Create the Path of Least Resistance
There has been a wonderful story zipping around the web over the last two days. It's about high schooler Jason McElwain, an autistic senior who lives in Rochester, NY and manages the varsity basketball team. In the last game of the year, a rout of the opposing team, Jason plays the final four minutes of the game, hits six three-pointers, and scores 20 points.
I watched the video on YouTube as I was slurping down my Cheerios this morning, and the story brought me to tears. It had already been viewed just over a million times on YouTube in the few days it had been posted.
By lunch, it was up to 1.3M views.
And by dinner, it had been pulled down.
There is a very thoughful post on the CBS Public Eye blog--which has the goal of bringing "transparency to the editorial operations of CBS News"--as to why CBS, who ran the original story, asked YouTube to take it down.
The reason, in a nutshell? CBS wanted the 1M+ visitors (and presumably pre-roll ad views) that came with the great story and viral distribution of the clip.
Completely legitimate, but perhaps it got play on YouTube and not CBS for a reason?
The answer lies in Dion Hinchcliffe's post "16 ways to think in Web 2.0":
The link is the fundamental unit of thought. It's called the Web for a reason. The link is the foundational element for connecting the entire Web together. Your information, your relationships, your sense of navigability, and even chunks (of chunks) of content are all referenceable by a URL.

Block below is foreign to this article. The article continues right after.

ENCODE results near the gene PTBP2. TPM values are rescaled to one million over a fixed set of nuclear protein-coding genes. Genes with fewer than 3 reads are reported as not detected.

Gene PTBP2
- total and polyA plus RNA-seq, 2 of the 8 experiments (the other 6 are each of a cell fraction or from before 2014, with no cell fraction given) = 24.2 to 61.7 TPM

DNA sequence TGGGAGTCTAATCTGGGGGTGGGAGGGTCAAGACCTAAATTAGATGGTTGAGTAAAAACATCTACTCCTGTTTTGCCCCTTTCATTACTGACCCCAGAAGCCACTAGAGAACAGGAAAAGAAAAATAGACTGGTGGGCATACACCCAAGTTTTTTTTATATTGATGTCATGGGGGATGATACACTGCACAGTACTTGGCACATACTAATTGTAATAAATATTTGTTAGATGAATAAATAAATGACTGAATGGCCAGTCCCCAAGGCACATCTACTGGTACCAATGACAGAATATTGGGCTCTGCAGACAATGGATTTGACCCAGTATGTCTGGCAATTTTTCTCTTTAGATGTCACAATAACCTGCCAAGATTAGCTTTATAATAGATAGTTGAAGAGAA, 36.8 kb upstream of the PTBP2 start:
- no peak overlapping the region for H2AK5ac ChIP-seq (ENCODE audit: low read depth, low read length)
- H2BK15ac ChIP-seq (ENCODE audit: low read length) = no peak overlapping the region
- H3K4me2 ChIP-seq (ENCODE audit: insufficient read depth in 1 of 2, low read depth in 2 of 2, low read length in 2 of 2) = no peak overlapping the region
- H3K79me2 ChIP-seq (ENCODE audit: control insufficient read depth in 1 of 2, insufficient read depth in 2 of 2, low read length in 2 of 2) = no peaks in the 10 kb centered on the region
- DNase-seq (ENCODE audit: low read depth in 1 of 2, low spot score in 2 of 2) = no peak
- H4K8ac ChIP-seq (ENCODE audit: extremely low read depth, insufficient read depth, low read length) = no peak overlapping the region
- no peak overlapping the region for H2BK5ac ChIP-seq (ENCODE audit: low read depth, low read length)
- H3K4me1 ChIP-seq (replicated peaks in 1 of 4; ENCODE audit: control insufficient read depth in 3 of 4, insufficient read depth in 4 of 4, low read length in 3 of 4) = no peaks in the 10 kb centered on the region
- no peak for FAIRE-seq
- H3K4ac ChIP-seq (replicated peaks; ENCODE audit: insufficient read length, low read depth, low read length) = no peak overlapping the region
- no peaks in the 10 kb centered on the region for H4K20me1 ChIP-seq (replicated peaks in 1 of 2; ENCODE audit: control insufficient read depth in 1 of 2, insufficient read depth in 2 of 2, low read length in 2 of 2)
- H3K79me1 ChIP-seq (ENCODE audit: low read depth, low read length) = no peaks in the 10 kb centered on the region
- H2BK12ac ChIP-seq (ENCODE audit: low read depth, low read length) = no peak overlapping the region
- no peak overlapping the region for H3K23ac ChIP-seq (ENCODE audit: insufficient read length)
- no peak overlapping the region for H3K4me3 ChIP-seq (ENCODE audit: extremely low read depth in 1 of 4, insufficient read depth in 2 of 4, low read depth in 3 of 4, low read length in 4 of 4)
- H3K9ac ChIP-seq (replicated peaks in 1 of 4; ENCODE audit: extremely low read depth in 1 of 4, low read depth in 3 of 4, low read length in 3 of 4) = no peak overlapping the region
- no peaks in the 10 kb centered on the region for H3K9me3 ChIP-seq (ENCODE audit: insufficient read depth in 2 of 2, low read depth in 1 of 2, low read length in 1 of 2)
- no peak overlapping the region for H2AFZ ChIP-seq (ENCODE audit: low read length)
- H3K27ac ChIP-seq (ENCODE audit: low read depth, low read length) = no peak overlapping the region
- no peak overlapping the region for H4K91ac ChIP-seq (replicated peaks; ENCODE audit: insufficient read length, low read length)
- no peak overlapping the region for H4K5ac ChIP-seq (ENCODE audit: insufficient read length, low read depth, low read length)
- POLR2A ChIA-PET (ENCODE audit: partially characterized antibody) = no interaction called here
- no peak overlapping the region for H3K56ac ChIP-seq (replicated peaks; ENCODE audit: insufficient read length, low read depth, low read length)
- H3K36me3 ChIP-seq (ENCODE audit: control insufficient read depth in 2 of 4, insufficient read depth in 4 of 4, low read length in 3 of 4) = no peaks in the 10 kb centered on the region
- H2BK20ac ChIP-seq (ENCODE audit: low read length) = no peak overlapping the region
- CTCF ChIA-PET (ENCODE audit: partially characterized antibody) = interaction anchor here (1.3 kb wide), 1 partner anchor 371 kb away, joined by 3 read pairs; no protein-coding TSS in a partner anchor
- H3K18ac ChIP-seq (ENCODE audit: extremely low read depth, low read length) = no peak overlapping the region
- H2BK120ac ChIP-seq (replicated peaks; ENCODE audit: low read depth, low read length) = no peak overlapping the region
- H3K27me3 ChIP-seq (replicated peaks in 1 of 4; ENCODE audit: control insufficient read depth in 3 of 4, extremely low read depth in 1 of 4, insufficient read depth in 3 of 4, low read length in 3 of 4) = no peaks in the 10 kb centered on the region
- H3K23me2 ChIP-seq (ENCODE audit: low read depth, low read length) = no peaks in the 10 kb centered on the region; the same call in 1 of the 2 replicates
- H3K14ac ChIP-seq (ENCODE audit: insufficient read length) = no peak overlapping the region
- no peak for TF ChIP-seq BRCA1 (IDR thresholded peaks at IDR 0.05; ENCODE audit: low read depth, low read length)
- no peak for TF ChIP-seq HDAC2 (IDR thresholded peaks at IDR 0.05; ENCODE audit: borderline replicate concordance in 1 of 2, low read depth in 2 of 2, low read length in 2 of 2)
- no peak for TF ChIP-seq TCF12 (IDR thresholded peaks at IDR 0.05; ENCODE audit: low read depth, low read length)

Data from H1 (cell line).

On YouTube, I can distribute the video by cutting and pasting a URL.
On CBSNews.com, I can do the same, except also, umm, you have to look at the right side of the page, halfway down, and click the small play button. Oh, and you have to have RealPlayer installed.
It's a small thing, but it's about the path of least resistance.
Ultimately, it shouldn't even matter where the video is played. If there's an ad start, a content publisher should be happy that it's not paying bandwidth costs to distribute revenue-generating content.
The music industry should have taught us this one: make it easy for users to do the right thing, especially when there's a business model beating you over the head with huge bags of money.